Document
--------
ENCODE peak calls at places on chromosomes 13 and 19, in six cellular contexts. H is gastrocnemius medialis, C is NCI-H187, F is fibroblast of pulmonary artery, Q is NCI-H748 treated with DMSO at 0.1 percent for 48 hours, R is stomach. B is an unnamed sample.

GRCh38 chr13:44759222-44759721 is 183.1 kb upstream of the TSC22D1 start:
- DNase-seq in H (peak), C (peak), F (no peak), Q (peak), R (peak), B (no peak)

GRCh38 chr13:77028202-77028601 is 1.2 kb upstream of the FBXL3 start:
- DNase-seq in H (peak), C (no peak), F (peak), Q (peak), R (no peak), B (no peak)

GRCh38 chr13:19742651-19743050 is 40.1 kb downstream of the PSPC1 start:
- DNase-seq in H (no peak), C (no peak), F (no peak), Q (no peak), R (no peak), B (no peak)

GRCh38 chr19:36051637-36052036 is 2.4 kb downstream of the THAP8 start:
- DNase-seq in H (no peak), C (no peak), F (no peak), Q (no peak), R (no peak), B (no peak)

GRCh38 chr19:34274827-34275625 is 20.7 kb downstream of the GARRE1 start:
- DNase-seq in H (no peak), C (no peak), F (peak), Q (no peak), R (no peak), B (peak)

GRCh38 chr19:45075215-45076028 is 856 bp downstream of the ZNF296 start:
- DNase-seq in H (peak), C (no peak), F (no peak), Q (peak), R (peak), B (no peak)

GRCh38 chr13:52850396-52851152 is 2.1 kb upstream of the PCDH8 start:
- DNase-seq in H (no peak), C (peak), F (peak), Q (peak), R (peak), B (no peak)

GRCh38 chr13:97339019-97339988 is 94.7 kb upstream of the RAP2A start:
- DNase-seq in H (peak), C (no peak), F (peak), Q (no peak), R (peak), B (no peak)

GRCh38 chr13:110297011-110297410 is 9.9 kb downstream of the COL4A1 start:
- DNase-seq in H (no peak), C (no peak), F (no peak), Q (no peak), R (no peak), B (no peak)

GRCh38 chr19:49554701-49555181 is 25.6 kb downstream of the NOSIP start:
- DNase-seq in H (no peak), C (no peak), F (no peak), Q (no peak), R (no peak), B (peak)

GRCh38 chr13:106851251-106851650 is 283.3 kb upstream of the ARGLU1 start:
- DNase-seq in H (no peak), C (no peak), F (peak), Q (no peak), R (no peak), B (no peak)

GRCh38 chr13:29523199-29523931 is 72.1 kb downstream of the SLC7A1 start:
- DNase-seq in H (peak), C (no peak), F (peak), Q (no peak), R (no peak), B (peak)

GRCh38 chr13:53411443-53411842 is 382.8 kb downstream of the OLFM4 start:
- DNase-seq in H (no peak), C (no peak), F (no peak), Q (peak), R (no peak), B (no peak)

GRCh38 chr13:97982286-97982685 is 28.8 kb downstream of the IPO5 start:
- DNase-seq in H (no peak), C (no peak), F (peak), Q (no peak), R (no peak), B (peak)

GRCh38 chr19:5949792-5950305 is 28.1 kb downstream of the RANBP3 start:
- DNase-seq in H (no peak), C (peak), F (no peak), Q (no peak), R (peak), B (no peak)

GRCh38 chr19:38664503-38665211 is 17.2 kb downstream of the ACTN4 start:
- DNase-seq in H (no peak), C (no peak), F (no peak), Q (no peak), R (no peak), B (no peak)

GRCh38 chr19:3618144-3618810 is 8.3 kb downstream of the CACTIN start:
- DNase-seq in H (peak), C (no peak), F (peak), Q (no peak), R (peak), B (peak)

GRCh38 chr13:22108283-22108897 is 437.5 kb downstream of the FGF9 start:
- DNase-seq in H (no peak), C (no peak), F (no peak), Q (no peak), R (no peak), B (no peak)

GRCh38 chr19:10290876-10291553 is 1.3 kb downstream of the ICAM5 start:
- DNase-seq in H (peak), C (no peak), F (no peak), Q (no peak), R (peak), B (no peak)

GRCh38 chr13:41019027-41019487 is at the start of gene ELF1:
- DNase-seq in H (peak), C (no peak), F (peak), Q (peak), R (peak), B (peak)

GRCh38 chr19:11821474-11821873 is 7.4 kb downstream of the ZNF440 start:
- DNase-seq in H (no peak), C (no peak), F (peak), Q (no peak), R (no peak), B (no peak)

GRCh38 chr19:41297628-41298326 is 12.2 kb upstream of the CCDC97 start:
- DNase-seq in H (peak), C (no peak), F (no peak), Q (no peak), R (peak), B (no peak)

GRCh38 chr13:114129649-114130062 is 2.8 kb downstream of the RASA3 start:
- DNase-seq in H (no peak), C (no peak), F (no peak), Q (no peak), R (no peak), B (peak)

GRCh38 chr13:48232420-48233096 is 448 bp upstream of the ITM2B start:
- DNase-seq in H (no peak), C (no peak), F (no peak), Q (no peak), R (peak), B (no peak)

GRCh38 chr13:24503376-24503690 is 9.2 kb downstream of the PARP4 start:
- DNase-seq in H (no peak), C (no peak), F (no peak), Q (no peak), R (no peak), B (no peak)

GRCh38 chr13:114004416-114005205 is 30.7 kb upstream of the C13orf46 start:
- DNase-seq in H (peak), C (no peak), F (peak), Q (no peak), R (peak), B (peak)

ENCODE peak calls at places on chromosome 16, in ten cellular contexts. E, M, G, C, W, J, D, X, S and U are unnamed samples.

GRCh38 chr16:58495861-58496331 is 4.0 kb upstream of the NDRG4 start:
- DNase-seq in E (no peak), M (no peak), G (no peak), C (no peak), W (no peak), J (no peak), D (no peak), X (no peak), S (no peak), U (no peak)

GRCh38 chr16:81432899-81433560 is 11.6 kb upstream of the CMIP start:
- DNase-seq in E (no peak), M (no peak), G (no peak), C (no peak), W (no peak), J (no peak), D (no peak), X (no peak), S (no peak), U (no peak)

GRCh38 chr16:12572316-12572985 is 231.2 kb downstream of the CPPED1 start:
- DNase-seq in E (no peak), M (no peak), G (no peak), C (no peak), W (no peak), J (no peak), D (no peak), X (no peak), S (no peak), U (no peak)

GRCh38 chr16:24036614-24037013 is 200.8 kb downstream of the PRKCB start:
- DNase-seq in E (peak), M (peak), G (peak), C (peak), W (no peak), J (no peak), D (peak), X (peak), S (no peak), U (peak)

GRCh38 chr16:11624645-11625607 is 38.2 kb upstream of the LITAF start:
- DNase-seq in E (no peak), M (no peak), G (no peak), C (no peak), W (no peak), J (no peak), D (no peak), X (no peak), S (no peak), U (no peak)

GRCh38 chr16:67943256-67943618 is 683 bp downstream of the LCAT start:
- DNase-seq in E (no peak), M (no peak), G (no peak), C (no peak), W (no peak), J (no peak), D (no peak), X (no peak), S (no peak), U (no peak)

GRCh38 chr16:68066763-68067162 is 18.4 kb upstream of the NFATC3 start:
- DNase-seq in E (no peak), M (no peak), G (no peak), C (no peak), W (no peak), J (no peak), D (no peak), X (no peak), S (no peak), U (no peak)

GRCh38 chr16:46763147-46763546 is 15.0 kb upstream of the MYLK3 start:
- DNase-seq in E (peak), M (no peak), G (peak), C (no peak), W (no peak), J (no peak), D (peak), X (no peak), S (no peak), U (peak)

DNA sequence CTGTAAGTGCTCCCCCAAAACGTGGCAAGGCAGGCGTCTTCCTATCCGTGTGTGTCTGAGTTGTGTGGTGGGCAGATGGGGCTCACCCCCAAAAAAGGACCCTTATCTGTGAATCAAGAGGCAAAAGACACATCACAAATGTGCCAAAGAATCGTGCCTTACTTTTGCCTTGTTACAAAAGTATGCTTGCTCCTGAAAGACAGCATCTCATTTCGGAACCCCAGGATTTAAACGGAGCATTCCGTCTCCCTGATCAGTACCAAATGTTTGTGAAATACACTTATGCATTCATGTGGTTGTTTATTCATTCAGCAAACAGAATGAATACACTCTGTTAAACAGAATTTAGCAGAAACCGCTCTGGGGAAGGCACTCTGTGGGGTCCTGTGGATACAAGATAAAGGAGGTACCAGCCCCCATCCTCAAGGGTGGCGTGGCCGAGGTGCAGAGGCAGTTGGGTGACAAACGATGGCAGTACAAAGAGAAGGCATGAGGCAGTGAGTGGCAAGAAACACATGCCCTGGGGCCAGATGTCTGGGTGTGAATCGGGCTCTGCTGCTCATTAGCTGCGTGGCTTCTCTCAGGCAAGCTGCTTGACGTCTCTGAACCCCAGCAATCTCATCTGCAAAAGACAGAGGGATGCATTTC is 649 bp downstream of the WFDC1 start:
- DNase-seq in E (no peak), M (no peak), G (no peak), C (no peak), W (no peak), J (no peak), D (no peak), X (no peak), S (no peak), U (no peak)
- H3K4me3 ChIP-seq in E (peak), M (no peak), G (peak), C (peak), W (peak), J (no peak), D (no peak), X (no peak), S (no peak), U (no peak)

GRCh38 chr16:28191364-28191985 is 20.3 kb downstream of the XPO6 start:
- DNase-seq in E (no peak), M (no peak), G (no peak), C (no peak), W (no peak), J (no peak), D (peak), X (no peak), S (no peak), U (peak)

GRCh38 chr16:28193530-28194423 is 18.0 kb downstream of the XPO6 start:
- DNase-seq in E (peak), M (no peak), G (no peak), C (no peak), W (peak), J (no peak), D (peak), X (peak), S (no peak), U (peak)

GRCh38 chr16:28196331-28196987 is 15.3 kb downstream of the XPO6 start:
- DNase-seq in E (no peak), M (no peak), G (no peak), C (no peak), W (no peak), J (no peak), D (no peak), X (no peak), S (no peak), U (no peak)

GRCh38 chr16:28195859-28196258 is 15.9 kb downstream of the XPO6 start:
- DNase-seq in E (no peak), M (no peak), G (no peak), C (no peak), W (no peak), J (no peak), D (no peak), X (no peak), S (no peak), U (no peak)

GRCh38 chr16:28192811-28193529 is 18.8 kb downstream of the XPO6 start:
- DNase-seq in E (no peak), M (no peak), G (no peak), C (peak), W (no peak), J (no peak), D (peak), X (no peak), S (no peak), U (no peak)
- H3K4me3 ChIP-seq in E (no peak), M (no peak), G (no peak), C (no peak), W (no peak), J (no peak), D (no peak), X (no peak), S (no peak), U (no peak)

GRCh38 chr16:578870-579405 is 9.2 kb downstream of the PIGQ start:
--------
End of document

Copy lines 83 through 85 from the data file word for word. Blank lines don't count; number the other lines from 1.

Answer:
- DNase-seq in E (no peak), M (no peak), G (no peak), C (peak), W (no peak), J (no peak), D (peak), X (no peak), S (no peak), U (no peak)
- H3K4me3 ChIP-seq in E (no peak), M (no peak), G (no peak), C (no peak), W (no peak), J (no peak), D (no peak), X (no peak), S (no peak), U (no peak)

GRCh38 chr16:578870-579405 is 9.2 kb downstream of the PIGQ start: